Patrik Krook

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Bästa album Pitchfork

  • Yves Tumor: Heaven to a Tortured Mind
    <p>The iconoclastic artist moves to a plush and magisterial kind of rock music for a gratifying and intense record, one whose pleasures are viscerally immediate. </p>

  • Waxahatchee: Saint Cloud
    <p>With a shift in tone and tempo, Katie Crutchfield creates a vivid modern classic of folk and Americana. It’s the sound of a cherished songwriter thawing out under the sun.</p>

  • Lyra Pramuk: Fountain
    <p>On her debut album, the American musician works entirely with recordings of her own voice, processing and layering largely non-verbal sounds to explore the very fiber of her being.</p>

  • Jay Electronica: A Written Testimony
    <p>After years of waiting and mounting hype, Jay Electronica’s fantastic debut is a mystical, distinctive work that nearly lives up to all the lore surrounding the rapper.</p>

  • Dogleg: Melee
    <p>The thrilling debut from the Detroit rock band burns hot and bright. It’s a record that’s as melodic as it is physical, where pent-up aggression turns into physical liberation.</p>

  • Porridge Radio: Every Bad
    <p>The second album from the Brighton four-piece is the sound of a band mercilessly digging into itself with a stunning, dynamic performance from singer-songwriter Dana Margolin.</p>

  • Lil Uzi Vert: Eternal Atake
    <p>The Philly rapper has evolved into an untouchable pop artist in sound and style. With deliriously good rapping and immaculate production, Uzi makes an event album live up to its name.</p>

  • U.S. Girls: Heavy Light
    <p>Only the mind of Meg Remy can take the trauma inflicted on Earth and our childhoods and create something as wonderful as <em>Heavy Light</em>, another vivid and highly affecting album of experimental pop music. </p>

  • Bad Bunny: YHLQMDLG
    <p>Bad Bunny’s second album is outstanding. It’s a big party record that pushes boundaries and pays homage to reggaetón’s past and future, all made by a swaggering star with absolutely nothing to prove.</p>

  • Grimes: Miss Anthropocene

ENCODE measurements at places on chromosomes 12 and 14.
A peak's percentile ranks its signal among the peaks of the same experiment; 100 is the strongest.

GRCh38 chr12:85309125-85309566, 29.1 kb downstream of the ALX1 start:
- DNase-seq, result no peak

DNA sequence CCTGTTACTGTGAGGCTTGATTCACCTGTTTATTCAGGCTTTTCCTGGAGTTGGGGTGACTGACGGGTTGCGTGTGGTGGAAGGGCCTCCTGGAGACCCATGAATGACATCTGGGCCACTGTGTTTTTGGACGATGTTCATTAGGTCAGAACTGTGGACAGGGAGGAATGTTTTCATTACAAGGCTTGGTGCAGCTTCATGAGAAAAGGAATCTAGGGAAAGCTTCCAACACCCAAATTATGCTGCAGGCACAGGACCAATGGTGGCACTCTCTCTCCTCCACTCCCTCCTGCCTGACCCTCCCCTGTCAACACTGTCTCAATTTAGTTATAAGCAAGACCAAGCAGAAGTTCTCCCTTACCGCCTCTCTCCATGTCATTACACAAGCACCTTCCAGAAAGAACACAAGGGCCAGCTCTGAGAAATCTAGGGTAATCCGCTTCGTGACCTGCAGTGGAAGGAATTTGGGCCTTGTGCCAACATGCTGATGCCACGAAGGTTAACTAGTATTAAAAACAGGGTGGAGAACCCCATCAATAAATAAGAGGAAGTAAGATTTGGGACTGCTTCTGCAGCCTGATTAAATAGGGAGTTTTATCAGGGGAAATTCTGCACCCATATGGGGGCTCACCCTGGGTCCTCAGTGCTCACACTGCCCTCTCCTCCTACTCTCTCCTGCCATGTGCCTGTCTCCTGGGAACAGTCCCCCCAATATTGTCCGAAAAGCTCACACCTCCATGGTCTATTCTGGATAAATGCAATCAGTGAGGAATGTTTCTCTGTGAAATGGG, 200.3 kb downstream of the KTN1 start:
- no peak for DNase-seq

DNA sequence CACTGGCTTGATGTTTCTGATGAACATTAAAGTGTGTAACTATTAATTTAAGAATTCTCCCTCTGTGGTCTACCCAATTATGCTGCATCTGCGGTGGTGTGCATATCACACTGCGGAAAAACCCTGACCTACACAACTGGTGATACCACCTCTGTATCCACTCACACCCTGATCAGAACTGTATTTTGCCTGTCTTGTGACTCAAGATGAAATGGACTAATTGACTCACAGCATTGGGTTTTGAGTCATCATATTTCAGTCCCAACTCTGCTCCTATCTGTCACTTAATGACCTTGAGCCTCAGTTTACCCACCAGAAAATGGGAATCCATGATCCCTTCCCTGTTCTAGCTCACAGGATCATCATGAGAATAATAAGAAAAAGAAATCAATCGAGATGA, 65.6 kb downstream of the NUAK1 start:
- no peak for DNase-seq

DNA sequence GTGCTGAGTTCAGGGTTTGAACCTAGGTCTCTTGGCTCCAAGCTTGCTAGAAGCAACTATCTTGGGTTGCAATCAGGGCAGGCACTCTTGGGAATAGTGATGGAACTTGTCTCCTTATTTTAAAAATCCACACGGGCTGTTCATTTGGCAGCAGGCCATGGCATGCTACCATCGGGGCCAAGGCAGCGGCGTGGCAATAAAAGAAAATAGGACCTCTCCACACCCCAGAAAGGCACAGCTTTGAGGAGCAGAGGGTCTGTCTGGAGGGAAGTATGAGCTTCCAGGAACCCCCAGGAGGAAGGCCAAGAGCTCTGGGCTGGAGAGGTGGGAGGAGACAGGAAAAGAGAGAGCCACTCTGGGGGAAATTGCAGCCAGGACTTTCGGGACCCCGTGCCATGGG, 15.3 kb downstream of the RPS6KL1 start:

<p>Grimes’ first project as a bona fide pop star is more morose than her previous work, but no less camp. Her genuineness shines through the album’s convoluted narrative, and the songs are among her finest. </p>

  • Beatrice Dillon: Workaround
    <p>The debut from the London musician is a culmination of her eclectic journey to the vanguard of electronic music. It is a marvelous paradox: Despite the music’s rigidity, it breathes like a living thing.</p>

  • Gil Scott-Heron / Makaya McCraven: We’re New Again: A Reimagining by Makaya McCraven
    <p>The Chicago drummer and producer transforms Gil-Scott Heron's final album into a masterpiece of dirty blues, spiritual jazz, and deep yearning. </p>

  • Destroyer: Have We Met
    <p>On his masterful new album, Dan Bejar moves like a ghost through his familiar and inscrutable universe.</p>

  • Jeff Parker: Suite for Max Brown
    <p>The veteran guitarist has created an effortlessly detailed album, full of tradition and experimentation that spans generations. It lives at the vanguard of new jazz music.</p>

  • Blood Incantation: Hidden History of the Human Race
    <p>On their psychedelic and virtuosic second album, the Denver quartet brings death metal to new and exalted places.</p>

  • Davido: A Good Time
    <p>On his second album, the Nigerian pop artist provides not just an integrated sound all his own but a clear vision for its future. It is a buoyant, unsinkable record, one of the genre’s finest ever.</p>

  • FKA twigs: MAGDALENE
    <p>With limitlessly innovative songwriting and production, the cinema of twigs’ music has never been more affecting. <em>MAGDALENE</em> is not just on the vanguard of pop, it’s in a breathtaking class of its own. </p>

  • Earl Sweatshirt: Feet of Clay
    <p>A woozy, raw, magical, and extremely short album from hip-hop’s most tantalizingly inscrutable rapper.</p>

  • Floating Points: Crush
    <p>After a run of dates playing “obtuse, strange” music as a warm-up act for the xx, Sam Shepherd translates that experimental energy to an album of mischievous, melodic, stripped-down electronic music.</p>

  • Kim Gordon: No Home Record
    <p>After 38 years of making music, Kim Gordon’s thrilling solo debut lives at the vanguard of sound and performance, shot through with the beautiful, unsparing noise that has always defined her art.</p>

  • Big Thief: Two Hands
    <p>The second landmark album this year from Big Thief is raw, tactile, and essential. The intimate songs zoom in on a band that feels, at this moment, totally invincible.</p>

  • Nick Cave & the Bad Seeds: Ghosteen
    <p>Forty years into his career, Nick Cave emerges with one of his most powerful albums yet, an endlessly giving and complex meditation on mortality and our collective grief.</p>

  • Angel Olsen: All Mirrors
    <p>The breathtaking songs of Angel Olsen’s fifth album are fleshed out by a 12-piece string section and deliver grand gestures about romance, authenticity, and being simply at the mercy of how we feel.</p>

  • Brittany Howard: Jaime
    <p>The exceptional solo debut from the Alabama Shakes singer-songwriter is a thrilling opus that pushes the boundaries of voice, sound, and soul to new extremes.</p>

  • Jenny Hval: The Practice of Love
    <p>The Norwegian artist brings her heady, personal text into the world of dance music to create an affecting, transcendental album that lives on the boundary of pop and the avant-garde.</p>